A standard 54 (including jokers) deck of cards is dealt face down to the players. Simultaneously, all players turn over their top card. If any two cards show the same number, OR a joker is played by any player, the first player to cry out (traditionally the word 'snap' but any cry will do) receives all of the cards played. If none is played, players turn over the next card in their deck. When a player runs out of cards, they have until the end of the trick AND the next trick to attempt to win themselves cards. After this they are eliminated. Eliminated players act as judges as to who cries out first. The player with all of the cards at the end wins.

Irish Snap[edit]

Irish Snap is a card game whose objective is to lose cards as quickly as possible. Since there is only one loser, forfeits can be made for the person with all the cards at the end of the game.

A deck of card is dealt out to the players, face down. They take turns to play cards face-up to a centre pile, calling out card ranks as they do so: the first player calls "Ace", the second "two", and so on. If the card you play matches the card you have called, the pile can be slapped as in Slapjack, with the last person to slap taking the pile as a penalty. The last player to have any cards left is the loser.[5]

Alternative rules[edit]

Other commonly accepted rules include:

  • If the card laid is identical in rank to the one beneath it, all players snap.[6]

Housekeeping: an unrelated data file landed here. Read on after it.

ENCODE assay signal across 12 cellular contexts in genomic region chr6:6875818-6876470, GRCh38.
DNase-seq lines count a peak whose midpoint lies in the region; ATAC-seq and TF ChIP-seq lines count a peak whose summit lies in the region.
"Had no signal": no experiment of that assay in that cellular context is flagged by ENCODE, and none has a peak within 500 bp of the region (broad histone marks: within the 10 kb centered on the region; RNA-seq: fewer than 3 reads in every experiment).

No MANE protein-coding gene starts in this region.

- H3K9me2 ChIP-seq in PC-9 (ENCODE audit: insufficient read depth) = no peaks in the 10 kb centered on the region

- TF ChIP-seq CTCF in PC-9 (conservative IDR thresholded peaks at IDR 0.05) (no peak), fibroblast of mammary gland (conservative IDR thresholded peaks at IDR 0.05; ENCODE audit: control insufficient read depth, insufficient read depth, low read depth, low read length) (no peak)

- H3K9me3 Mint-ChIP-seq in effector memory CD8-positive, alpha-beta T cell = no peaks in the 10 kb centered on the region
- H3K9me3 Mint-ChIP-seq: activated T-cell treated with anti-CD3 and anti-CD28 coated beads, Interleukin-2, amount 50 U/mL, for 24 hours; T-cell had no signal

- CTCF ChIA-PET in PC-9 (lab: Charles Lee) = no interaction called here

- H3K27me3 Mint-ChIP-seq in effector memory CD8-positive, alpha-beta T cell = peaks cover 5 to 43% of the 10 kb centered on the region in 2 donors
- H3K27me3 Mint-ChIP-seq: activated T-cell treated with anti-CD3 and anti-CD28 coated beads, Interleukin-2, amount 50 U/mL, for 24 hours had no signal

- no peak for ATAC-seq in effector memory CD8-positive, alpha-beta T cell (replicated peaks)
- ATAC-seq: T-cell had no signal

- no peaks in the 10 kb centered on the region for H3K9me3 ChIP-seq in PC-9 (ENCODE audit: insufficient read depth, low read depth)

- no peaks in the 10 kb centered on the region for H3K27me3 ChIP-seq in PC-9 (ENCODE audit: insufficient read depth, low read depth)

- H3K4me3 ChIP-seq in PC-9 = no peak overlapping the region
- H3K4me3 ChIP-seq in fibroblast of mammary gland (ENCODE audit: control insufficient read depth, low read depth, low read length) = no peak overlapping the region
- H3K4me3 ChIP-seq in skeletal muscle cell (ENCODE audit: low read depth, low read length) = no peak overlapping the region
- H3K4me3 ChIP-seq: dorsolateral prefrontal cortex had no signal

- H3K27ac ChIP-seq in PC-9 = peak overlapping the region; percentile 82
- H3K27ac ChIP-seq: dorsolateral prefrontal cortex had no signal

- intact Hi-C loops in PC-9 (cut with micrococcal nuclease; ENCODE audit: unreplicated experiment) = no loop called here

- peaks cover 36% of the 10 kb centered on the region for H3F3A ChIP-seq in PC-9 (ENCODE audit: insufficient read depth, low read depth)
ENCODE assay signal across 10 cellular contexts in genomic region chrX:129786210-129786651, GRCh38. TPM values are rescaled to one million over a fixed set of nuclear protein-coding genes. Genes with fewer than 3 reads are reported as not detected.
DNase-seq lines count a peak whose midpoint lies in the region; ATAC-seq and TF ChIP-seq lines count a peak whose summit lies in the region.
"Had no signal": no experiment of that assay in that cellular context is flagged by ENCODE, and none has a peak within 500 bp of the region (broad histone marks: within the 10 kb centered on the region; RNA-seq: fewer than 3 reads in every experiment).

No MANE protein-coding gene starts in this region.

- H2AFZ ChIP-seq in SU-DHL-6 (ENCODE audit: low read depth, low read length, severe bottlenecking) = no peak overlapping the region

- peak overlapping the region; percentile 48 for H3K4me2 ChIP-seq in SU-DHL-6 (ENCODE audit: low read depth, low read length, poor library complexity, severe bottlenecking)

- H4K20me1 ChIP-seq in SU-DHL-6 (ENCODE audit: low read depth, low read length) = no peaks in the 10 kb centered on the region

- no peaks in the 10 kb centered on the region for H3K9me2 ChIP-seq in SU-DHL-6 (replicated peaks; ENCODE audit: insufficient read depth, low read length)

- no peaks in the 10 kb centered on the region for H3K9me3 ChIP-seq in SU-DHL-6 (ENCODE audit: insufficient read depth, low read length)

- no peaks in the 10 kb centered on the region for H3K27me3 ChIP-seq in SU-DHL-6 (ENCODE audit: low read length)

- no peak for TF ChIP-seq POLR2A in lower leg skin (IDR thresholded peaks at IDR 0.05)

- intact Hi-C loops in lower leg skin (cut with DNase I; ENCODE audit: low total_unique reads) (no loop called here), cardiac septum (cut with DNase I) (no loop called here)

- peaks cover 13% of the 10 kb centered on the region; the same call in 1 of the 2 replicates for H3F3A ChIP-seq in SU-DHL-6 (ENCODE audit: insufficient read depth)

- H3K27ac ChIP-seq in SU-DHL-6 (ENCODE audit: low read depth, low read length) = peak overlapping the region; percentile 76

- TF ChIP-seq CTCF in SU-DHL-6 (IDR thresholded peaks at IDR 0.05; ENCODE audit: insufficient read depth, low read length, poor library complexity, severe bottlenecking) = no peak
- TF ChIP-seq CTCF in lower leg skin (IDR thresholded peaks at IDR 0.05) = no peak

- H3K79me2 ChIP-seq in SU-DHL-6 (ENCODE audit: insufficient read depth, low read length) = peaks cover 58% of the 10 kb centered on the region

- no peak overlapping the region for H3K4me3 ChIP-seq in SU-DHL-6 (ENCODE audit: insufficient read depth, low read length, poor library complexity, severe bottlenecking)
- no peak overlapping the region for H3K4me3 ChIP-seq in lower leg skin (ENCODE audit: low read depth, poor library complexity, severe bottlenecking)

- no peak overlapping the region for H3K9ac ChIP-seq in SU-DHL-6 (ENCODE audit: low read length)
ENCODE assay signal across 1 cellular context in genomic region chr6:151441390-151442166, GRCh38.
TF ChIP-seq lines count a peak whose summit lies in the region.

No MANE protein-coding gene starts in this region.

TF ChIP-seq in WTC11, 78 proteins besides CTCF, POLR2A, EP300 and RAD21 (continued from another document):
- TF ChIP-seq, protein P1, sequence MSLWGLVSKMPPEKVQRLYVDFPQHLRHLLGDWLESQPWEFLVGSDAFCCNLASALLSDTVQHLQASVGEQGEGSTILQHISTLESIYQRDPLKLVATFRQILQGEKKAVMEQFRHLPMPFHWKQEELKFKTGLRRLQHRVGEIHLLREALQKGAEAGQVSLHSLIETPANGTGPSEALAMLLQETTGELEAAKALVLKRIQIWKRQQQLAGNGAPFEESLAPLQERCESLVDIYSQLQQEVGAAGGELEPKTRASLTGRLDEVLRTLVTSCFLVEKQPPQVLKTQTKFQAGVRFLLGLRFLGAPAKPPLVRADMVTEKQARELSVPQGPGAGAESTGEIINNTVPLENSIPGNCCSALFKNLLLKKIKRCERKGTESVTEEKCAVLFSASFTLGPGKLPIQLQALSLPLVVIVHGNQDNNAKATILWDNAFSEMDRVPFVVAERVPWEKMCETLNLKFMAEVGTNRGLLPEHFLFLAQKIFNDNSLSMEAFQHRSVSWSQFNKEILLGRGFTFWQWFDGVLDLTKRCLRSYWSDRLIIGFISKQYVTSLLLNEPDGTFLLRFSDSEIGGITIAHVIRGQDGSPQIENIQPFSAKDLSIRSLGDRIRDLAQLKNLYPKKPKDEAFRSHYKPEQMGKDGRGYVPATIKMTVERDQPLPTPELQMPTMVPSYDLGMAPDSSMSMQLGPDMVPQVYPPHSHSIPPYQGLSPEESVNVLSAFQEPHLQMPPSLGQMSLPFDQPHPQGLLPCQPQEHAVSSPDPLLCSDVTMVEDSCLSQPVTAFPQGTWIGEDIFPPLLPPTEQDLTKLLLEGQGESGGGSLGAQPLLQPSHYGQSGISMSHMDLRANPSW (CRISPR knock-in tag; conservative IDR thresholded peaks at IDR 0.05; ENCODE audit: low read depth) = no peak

• If the card laid is a queen, all players snap.[6]
  • If a seven (or another rank of card agreed upon by all players) is laid, the ranks are no longer counted out loud and players must keep track of them in their head. This may continue until the same card is laid again and nullifies the rule.
  • Players snap a set of cards which increase or decrease by one rank every card. For example: 5,6,7 or 8,7,6.
  • Players snap "sandwiches", two matching cards with any card in between them, such as 5,7,5 or Jack,3,Jack.
  • Players must salute before making a snap which will land on a king
  • When a player runs out of cards, they continue to call numbers.[6] However, any potential snaps this causes may be snapped before they have said the relevant card rank. This is particularly interesting when neighboring players run out of cards simultaneously.
  • If a player snaps incorrectly when there is not actually any kind of matching pair, they receive all of the cards. However, in order for this to come into effect the player must touch the deck in the middle. If they simply shout snap, or motion towards it, the game carries on as normal.
  • Any player who snaps fastest twice in a row may add another rule.
  • A player who runs out of cards and snaps fastest is declared the winner.

Irish Snap can also be played as a drinking game, where a player must also take a drink when they take the pile of cards.

See also[edit]


  • Ostrow, Albert A (1945). The Complete Card Player. New York: McGraw-Hill. p. 71.
  1. ^ a b Children's Card Games by USPC Co. Retrieved 22 Apr 2019
  2. ^ "Slapjack". Retrieved 2023-01-06.
  3. ^ Snap - Card Game Rules
  4. ^ a b "Rules of Card Games: Snap".
  5. ^ "Rules of Card Games: Slapjack".
  6. ^ a b c "Irish Snap" (PDF).

External links[edit]